These effects stem from less tail pressure on the stabilizer. Stall recovery will be difficult, and in some cases impossible, because of less tail pressure. Have you ever noticed that you’re not allowed to have passengers is some small airplanes when practicing stalls and spins? The extra rearward C of G causes the airplane to be out of the utility category, which is required for stall and spin practice. The Cessna 172’s we train on are like that. A rearward C of G changes the flight characteristics enough to make upset recovery difficult.

Effects of nose heavy CG

When the C of G forward, this causes the airplane to nose down, and a higher angle of attack will be required to balance out the forces. The elevator, which is in the aft end provides a counter balancing force to the nose down attitude. 

The airplane will need nose up trim, will be more stable and will cruise slower.  This is because there is more pressure and drag from the stabilizer. 


Since we’re talking about how to put weight in the airplane, take note to why overloading an airplane is not recommended under any circumstance.  An airplane that is overloaded is dangerous. A decrease in performance will be one problem you will see, especially initially, but also you’ll have to deal with:

  • higher speed needed for take off
  • longer distance required for take off
  • reduced rate of climb
  • decreased range of flight
  • lower cruising speed
  • reduced maneuverability of aircraft
  • higher stalling speed
  • higher approach and landing speed will be required
  • and a longer landing roll and stopping distance.

You may have seen dramatization in movies of what airplanes can do, often with great exaggeration.  If you’ve seen American Made, starring Tom Cruise, you’ll note the scene where the pilot is coerced to take off from a high altitude, hot, humid dirt strip in the jungle, oh and did I mention it’s also a short field “runway” with high jungle on both sides, and the airplane is overloaded? If you study aviation, you’ll know that this is a bit of a ridiculous scenario, and when the pilot (Cruise) barely makes it over the trees, clipping the tops of the large trees, he averted disaster, but the scene is incredibly exaggerated and completely unrealistic.  High altitude with obstacles (such as trees or mountains) makes take off very dangerous.

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The dangers of flying through rotor wash

We all know wake turbulence can be very dangerous, and this video shows that helicopter rotor wash is no exception.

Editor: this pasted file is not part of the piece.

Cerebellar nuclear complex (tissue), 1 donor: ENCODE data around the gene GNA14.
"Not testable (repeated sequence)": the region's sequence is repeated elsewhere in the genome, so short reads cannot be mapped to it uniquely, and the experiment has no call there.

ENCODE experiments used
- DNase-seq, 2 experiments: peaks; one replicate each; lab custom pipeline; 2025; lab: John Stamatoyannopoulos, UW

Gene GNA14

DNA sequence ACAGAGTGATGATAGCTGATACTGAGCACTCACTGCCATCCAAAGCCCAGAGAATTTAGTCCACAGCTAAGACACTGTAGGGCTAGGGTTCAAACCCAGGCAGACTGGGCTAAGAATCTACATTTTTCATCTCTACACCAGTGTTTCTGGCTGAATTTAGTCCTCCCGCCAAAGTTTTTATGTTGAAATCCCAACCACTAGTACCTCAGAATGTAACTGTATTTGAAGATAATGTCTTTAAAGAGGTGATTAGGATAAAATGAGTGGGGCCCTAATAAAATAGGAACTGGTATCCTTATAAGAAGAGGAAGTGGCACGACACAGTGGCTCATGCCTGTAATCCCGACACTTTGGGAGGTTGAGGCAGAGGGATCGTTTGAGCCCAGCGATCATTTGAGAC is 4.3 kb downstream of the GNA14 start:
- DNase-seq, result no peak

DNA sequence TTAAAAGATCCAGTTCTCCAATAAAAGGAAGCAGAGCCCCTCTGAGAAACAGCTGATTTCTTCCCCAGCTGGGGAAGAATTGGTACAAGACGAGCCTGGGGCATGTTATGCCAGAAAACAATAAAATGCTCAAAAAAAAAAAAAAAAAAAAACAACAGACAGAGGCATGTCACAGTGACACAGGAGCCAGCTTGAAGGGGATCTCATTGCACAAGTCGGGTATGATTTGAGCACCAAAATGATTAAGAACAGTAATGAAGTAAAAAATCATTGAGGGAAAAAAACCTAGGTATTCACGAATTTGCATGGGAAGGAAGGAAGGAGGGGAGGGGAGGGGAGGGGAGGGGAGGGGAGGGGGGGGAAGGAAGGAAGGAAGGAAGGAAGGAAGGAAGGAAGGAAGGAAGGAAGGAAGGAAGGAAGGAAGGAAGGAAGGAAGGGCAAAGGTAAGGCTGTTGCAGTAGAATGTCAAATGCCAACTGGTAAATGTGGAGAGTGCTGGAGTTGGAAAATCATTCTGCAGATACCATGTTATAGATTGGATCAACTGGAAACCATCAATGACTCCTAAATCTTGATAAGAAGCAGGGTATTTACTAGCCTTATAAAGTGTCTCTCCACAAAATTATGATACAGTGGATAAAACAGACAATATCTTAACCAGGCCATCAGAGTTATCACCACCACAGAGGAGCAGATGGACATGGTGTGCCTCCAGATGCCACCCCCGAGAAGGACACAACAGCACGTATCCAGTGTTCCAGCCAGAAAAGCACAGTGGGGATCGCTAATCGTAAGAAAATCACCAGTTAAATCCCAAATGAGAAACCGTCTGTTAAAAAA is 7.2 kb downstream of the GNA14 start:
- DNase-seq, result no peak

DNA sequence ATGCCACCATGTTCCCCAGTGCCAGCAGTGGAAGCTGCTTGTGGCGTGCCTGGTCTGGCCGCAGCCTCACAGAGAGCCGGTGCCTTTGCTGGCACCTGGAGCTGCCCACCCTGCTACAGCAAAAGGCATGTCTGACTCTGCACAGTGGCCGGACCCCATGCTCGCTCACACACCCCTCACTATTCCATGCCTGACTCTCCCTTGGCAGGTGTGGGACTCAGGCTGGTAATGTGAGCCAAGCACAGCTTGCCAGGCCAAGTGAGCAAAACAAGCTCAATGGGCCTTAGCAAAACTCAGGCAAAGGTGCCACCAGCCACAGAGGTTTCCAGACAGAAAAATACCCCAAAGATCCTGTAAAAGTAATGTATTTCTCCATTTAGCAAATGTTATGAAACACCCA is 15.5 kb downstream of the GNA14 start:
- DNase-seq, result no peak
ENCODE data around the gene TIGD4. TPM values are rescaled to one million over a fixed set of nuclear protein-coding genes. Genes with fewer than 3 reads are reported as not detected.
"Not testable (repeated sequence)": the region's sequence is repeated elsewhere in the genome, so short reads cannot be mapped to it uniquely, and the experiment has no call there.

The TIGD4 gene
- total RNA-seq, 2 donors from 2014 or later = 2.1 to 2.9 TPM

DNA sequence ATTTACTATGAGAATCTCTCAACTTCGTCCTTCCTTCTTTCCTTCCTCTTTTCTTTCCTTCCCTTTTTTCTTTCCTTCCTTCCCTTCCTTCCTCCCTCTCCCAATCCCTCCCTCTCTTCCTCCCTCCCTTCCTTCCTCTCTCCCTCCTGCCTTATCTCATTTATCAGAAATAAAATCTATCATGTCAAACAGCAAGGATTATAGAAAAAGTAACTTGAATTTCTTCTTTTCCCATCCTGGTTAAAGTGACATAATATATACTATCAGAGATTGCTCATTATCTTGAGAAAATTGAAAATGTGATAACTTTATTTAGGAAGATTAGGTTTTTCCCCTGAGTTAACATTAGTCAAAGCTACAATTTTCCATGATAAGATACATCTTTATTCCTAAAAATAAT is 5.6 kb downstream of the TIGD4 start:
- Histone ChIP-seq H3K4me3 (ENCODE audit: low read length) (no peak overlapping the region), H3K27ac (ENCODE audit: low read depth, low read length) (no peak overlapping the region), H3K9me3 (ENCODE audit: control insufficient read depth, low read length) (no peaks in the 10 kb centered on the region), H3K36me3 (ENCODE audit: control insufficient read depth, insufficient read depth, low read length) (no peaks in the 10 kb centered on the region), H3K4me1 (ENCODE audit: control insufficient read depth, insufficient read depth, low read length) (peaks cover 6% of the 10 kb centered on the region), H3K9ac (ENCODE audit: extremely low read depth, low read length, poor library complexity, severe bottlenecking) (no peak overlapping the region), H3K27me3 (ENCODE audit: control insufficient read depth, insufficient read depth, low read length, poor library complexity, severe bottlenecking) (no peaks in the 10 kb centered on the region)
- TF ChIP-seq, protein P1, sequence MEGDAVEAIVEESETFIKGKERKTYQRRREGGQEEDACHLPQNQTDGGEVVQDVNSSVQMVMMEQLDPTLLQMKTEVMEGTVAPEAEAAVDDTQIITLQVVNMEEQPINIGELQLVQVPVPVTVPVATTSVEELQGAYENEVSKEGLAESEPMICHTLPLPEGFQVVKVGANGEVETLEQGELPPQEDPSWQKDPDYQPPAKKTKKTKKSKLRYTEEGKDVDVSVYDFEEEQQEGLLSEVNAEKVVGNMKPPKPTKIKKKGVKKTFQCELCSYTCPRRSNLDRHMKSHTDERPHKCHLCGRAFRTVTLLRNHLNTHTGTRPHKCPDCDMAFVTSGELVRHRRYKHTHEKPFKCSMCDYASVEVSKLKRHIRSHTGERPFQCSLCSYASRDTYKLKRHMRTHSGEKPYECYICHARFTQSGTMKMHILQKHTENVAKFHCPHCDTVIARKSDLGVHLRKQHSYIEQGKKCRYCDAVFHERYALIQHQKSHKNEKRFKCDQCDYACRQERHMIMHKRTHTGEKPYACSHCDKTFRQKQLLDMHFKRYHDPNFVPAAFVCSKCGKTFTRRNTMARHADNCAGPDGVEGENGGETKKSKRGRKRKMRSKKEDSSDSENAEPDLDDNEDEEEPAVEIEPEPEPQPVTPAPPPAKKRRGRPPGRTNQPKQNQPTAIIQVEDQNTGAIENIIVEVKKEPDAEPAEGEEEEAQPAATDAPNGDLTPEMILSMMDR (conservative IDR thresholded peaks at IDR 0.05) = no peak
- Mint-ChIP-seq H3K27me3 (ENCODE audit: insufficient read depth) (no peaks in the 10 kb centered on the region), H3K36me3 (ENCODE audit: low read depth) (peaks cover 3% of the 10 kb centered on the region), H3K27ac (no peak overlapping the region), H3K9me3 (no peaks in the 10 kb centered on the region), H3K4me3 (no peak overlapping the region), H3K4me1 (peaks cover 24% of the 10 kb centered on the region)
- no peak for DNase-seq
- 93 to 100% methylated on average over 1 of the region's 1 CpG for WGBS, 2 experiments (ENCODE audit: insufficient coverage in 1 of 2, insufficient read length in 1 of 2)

Wake turbulence is invisible, extremely powerful and can last for several minutes, making it important to take note where the turbulence likely is, and time until it’s likely dissipated, or plan to fly over it instead of through it.

In this video, a UH-60 Blackhawk helicopter takes off, and only 27 seconds later, a Cirrus SR-20 attempts to land. The airplane appears to fly into the area where rotor wash was produced with disastrous results.

This accident happened in Fort Collins, Colorado. It’s reported that the pilot was only on his second solo in the Cirrus, and attempted to land long after he saw the helicopter take off. The rotor wash the airplane flew into put the plane into a steep left bank which was impossible to recover from since it was only a few feet from the ground.   

How helicopters produce rotor wash

Helicopters produce rotor wash much in the same way that fixed wing aircraft produce wake turbulence. The lift produced by the rotors create vortices that swirl downward, bounce off the ground and go up again. If winds are light, as they were in this scenario, the turbulence will linger a lot longer. In this situation, the pilot of the Cirrus hits the turbulence 27 seconds after the helicopter took off.    

On takeoff, rotor wash is harder to manage. If the pilot was taking off, the pilot would have to plan to have taken off well beyond the point where rotor wash is suspected, and to have climbed enough to avoid it, much like an obstacle take off

How to avoid rotor wash

Again, these procedures are similar to avoiding wake turbulence. Stay above rotor wash, know the direction the wash will travel due to winds. Stay upwind of the wash and give it several minutes to fully dissipate. Stay above and land beyond where the turbulence is. In this situation, the pilot should have either have tried to land long or just execute a overshoot.

In a controlled airport, air traffic control will help you avoid the wash, but if you’re in an uncontrolled aerodrome, you’ll have to be extra vigilant.